Image of Haunting Jasmine


Image of Haunting Jasmine

The recent spate of stories about life in America from the perspective of second-generation immigrants is wonderful, and Banerjee’s contribution is a welcome one. Jasmine is a complex character, combining the type-A world of the modern financial guru with the traditional world of a woman born to a patriarchal standard. Jasmine’s interactions with the world, and even with the spirit world, are believable. The paranormal aspects of the novel are creative and fun.

Jasmine Mistry’s perfect life came to a screeching halt when she realized that her husband, whom she married against her family’s wishes, turned out to be exactly what they expected: a cheating, lying, selfish pig. One year later, Jasmine is still adrift, and when her beloved aunt calls upon her to watch her bookstore for a month while she takes a trip to India to “fix her heart,” Jasmine looks at the idyll as a chance to heal her own. There are more than books in her aunt’s bookstore, though, and soon Jasmine wonders whether the whisperings of ghosts will help heal her heart — or drive her mad. (BERKLEY, Feb., 304 pp., $15.00)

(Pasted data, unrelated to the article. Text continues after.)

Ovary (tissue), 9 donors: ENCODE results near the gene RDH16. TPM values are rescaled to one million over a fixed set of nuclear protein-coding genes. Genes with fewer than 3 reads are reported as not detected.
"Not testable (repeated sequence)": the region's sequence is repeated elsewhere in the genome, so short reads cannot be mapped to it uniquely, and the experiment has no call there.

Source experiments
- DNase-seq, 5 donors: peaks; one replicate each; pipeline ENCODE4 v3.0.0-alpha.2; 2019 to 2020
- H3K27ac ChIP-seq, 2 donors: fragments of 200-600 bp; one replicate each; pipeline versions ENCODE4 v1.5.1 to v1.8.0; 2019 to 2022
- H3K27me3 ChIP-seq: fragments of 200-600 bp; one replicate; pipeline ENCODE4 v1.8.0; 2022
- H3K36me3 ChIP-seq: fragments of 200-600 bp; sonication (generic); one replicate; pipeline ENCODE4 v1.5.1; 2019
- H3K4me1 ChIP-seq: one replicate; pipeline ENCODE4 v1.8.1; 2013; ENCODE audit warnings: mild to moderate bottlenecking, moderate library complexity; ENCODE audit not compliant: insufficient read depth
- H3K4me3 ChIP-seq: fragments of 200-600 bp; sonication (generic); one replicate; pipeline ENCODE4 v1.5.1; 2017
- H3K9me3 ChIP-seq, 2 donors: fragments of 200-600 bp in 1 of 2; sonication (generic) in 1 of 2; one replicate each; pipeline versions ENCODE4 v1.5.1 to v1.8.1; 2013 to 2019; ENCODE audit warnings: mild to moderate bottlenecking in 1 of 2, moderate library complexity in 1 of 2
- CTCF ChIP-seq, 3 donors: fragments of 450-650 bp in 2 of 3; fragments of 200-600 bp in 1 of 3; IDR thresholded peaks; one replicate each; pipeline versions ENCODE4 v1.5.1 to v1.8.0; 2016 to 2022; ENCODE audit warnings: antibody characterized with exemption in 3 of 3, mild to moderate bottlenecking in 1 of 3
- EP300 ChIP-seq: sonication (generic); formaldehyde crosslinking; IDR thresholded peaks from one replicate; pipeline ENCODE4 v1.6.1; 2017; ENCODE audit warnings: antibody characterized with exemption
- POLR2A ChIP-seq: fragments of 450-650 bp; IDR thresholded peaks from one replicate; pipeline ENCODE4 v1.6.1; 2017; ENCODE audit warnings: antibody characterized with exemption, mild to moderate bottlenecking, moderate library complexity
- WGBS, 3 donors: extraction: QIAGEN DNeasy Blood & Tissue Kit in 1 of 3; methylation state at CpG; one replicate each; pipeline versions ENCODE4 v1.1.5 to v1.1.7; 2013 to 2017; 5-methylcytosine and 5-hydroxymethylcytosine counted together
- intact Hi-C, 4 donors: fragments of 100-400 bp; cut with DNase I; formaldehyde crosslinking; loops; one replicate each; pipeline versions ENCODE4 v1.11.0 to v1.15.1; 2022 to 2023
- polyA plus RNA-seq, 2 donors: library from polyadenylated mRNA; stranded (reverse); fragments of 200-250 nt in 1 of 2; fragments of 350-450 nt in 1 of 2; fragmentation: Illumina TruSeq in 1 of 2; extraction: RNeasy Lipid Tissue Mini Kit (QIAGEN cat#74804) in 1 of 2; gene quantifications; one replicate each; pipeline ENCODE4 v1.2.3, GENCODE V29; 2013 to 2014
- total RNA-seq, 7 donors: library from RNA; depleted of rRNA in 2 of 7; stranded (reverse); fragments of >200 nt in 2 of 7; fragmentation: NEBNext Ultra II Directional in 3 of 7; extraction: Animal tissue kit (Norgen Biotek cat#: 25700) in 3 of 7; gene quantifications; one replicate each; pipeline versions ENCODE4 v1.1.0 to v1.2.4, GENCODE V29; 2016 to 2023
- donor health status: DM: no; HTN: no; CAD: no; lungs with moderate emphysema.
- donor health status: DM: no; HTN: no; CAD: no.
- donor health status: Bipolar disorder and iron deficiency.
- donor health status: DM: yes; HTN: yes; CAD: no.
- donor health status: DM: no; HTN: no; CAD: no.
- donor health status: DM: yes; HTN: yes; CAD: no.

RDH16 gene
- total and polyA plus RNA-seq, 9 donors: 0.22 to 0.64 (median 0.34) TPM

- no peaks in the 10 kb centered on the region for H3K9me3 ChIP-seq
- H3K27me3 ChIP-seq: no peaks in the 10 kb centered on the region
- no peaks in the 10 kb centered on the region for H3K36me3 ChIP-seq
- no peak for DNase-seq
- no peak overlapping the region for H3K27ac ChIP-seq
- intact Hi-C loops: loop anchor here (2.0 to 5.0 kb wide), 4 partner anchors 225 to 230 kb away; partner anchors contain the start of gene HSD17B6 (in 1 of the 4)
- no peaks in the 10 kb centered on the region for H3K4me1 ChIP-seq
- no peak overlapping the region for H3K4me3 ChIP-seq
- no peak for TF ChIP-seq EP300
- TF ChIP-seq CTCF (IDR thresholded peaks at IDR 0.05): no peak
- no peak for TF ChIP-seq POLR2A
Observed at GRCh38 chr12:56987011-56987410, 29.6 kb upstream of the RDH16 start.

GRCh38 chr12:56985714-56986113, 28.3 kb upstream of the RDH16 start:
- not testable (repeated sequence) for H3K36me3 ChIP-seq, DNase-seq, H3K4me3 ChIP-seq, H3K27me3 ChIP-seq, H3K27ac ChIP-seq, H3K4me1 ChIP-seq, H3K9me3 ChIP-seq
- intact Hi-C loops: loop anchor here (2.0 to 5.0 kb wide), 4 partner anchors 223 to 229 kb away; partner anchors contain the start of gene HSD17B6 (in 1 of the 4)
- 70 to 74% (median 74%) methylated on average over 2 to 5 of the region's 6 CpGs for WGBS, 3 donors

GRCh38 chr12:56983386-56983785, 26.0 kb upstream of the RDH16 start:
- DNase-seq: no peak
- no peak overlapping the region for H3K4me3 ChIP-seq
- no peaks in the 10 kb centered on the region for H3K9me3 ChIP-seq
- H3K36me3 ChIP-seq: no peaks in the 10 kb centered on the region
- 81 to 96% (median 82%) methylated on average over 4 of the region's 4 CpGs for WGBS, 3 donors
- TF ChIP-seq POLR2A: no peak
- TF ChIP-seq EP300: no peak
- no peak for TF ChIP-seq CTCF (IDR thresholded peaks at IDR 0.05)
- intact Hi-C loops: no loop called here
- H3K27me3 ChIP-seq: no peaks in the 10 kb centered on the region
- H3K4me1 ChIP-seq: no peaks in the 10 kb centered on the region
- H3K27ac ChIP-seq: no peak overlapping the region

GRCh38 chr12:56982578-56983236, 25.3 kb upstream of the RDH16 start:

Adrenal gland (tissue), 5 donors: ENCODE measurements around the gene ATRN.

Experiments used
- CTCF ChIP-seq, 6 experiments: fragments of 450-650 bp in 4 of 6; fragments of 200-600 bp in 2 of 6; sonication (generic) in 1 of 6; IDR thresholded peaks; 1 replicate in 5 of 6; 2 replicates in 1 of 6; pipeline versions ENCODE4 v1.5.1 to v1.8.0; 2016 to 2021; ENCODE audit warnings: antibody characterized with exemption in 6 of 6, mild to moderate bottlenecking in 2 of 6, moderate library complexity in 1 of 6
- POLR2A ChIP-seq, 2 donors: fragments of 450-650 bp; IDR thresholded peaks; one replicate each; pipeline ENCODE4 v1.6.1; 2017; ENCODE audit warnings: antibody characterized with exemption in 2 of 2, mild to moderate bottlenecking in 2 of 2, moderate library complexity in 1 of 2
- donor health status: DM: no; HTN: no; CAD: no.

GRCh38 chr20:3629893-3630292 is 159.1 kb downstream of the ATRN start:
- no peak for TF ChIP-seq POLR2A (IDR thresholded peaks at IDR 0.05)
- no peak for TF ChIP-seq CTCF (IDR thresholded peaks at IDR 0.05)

Reviewed by: 
Victoria Frerichs